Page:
The White House discusses the threat of Russian anti satellite weapons

The White House discusses the threat of Russian anti-satellite weapons

The White House confirmed on Thursday the existence of a threat to the national security of the United States related to an anti-satellite weapon from Russia, which was first mentioned by senior American officials on Wednesday.

• Also read: Nuclear weapons in space: Moscow considers allegations in the American press to be “unfounded”

“I can confirm that this is related to an anti-satellite capability developed by Russia,” White House National Security Council spokesman John Kirby said, adding that it was, however, “not an anti-satellite capability.” “An imminent threat to the safety of every person”.

It all started with House Intelligence Committee Chairman Mike Turner's release of a cryptic statement on Wednesday in which he called on his congressmen to investigate “information related to a serious threat to national security.”

No details on the nature of this threat or its immediate proximity. Just a few lines published on social networks calling on President Biden to “release all information on the subject.”

The message spread like wildfire and fueled speculation. And for good reason, it is very rare for intelligence agencies to communicate openly about their current files unless there is a direct threat to the general public.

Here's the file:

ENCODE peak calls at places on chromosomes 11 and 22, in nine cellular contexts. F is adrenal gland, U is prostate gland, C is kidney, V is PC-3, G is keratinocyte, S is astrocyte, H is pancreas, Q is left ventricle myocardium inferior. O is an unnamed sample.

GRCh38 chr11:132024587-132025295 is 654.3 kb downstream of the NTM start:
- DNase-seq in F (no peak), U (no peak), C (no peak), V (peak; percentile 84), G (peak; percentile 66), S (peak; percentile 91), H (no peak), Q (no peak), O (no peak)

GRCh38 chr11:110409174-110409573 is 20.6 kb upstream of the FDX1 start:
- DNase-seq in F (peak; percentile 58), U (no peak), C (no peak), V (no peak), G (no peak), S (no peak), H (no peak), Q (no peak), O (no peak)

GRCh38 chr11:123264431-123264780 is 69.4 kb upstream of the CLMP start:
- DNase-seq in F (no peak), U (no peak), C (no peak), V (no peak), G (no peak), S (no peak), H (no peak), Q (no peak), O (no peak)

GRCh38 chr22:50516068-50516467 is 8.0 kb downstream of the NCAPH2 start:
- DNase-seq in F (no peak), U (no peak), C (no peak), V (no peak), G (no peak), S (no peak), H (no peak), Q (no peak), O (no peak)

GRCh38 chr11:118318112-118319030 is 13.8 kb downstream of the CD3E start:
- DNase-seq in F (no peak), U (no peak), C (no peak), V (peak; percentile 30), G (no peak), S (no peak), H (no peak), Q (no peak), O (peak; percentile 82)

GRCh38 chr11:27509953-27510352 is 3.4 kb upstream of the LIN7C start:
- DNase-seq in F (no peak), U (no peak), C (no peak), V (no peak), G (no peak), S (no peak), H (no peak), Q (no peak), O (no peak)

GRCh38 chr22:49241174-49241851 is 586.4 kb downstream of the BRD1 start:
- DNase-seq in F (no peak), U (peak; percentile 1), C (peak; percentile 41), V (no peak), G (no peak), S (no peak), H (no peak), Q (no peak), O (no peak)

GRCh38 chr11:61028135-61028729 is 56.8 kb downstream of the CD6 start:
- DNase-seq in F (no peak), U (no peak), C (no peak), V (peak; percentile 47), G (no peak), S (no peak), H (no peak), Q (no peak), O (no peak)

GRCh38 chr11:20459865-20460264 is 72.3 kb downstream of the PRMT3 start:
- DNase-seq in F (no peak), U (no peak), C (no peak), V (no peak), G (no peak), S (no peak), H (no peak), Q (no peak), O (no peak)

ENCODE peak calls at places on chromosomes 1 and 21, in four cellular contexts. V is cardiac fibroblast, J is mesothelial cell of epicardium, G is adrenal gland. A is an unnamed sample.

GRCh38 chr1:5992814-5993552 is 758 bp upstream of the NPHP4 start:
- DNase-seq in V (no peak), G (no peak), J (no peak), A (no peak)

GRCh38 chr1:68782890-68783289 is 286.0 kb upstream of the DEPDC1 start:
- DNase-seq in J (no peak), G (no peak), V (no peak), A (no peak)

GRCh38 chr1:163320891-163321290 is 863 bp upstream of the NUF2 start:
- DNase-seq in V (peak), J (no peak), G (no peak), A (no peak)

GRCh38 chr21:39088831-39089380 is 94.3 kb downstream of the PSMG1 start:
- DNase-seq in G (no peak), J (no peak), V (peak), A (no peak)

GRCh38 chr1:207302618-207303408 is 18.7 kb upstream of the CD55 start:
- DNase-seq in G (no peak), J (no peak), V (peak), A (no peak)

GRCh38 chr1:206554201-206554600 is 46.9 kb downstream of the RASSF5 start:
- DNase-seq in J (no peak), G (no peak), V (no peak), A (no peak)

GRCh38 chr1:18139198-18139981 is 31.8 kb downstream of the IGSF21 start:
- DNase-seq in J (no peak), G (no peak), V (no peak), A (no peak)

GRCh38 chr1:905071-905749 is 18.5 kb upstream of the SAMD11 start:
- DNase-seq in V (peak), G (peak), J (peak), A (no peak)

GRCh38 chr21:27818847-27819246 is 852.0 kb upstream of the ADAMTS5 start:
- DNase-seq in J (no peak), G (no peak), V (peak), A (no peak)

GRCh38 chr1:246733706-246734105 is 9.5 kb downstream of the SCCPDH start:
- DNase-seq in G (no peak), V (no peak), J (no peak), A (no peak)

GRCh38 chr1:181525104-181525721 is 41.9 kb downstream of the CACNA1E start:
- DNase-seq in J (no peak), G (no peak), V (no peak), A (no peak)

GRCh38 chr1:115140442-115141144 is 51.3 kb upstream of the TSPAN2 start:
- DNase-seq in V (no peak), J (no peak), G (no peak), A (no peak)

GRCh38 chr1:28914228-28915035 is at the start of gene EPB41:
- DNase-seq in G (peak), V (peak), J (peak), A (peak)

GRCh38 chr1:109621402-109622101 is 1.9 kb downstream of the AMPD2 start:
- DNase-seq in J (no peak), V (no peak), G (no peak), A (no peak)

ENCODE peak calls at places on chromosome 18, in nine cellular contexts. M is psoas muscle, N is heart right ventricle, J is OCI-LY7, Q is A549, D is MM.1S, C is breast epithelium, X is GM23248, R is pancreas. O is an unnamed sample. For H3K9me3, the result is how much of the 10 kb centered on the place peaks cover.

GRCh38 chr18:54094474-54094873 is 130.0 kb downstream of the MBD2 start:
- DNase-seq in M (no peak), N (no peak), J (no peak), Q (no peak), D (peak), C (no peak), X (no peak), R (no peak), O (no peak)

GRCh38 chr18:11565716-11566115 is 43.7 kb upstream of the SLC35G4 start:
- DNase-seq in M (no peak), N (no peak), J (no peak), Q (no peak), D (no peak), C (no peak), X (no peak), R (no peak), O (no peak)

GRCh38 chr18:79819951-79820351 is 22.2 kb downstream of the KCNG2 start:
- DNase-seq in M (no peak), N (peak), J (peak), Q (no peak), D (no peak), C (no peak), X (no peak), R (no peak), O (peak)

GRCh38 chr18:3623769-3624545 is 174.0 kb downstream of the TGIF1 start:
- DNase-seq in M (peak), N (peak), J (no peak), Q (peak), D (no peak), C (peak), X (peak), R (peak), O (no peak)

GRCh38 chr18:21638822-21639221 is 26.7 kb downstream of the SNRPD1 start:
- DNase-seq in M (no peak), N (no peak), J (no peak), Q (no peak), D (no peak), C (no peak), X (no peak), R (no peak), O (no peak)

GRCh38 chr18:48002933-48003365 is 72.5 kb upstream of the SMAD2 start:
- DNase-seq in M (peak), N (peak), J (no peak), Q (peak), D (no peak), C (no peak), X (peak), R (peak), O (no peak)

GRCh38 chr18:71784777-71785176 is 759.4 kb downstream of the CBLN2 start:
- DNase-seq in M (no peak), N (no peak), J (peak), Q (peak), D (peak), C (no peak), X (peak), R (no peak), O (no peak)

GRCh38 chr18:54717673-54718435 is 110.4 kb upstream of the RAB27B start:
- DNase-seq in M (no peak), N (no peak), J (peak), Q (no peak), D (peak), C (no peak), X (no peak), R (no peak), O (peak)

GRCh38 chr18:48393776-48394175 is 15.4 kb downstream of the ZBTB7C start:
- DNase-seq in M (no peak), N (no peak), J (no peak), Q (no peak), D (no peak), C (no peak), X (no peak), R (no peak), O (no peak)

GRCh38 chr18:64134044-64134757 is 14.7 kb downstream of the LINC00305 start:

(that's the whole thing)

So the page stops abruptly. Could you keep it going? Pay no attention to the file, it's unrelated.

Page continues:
In a delicate balancing act – elected members of Congress have no right to disclose the confidential information to which they have access – House Republican leader Mike Johnson, in an attempt to end the panic, declares that “there is no right.” Reason for concern .”


When contacted by AFP, a source familiar with the matter said the threat in question was “serious” but not “urgent”. Citing unidentified sources, several American media outlets speak of “extremely worrying” Russian military capabilities.

ABC News first ensures that Russia intends to deploy a nuclear weapon in space against satellites.

Asked about that information on Wednesday, White House national security adviser Jake Sullivan expressed anger that Michael Turner had decided to address the issue publicly.

“It’s his decision,” he said. “All I can tell you is that I will see him and talk to him” on Thursday.

The senior official will be in Congress early this afternoon to deliver a briefing to a group of eight elected officials with access to America's most sensitive intelligence agencies.

American diplomatic chief Antony Blinken, who was traveling in Albania, said during a press conference that he would not give details about the nature of the threat.

However, he clarified that it is not “active” but has the “potential” to be so and is being taken “very seriously.”

“I expect we will say more very soon,” the foreign minister added, noting that the United States was discussing this with its allies.

Moscow, in turn, described this information as “malicious” and “unfounded” and saw it as a maneuver by the American executive branch to impose on Ukraine an envelope that had been blocked in Congress for months.

“It's obvious. Let's see what tricks the White House is using on us, so to speak,” said Kremlin spokesman Dmitry Peskov.

The Democratic-majority US Senate has approved $60 billion in new aid for Kiev, but the Republican leader of the House of Representatives is refusing to vote on the project.